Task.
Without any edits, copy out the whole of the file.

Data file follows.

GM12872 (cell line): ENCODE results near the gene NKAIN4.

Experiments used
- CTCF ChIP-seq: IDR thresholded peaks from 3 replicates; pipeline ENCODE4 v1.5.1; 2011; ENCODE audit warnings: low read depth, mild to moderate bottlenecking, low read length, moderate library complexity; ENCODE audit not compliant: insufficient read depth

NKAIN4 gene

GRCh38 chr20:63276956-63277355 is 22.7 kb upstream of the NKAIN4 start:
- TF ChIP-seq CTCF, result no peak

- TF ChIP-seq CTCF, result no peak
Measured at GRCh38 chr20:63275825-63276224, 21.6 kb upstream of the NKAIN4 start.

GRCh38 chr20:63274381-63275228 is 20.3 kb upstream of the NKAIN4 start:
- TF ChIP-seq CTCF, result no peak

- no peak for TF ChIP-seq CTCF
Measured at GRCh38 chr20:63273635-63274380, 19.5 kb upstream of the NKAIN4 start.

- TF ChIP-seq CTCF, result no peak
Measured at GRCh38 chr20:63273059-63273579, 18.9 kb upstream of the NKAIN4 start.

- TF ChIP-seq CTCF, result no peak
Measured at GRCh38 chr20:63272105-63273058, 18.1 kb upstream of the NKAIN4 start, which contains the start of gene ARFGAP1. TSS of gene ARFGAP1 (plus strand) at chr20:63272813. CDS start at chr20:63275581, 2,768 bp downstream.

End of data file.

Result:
GM12872 (cell line): ENCODE results near the gene NKAIN4.

Experiments used
- CTCF ChIP-seq: IDR thresholded peaks from 3 replicates; pipeline ENCODE4 v1.5.1; 2011; ENCODE audit warnings: low read depth, mild to moderate bottlenecking, low read length, moderate library complexity; ENCODE audit not compliant: insufficient read depth

NKAIN4 gene

GRCh38 chr20:63276956-63277355 is 22.7 kb upstream of the NKAIN4 start:
- TF ChIP-seq CTCF, result no peak

- TF ChIP-seq CTCF, result no peak
Measured at GRCh38 chr20:63275825-63276224, 21.6 kb upstream of the NKAIN4 start.

GRCh38 chr20:63274381-63275228 is 20.3 kb upstream of the NKAIN4 start:
- TF ChIP-seq CTCF, result no peak

- no peak for TF ChIP-seq CTCF
Measured at GRCh38 chr20:63273635-63274380, 19.5 kb upstream of the NKAIN4 start.

- TF ChIP-seq CTCF, result no peak
Measured at GRCh38 chr20:63273059-63273579, 18.9 kb upstream of the NKAIN4 start.

- TF ChIP-seq CTCF, result no peak
Measured at GRCh38 chr20:63272105-63273058, 18.1 kb upstream of the NKAIN4 start, which contains the start of gene ARFGAP1. TSS of gene ARFGAP1 (plus strand) at chr20:63272813. CDS start at chr20:63275581, 2,768 bp downstream.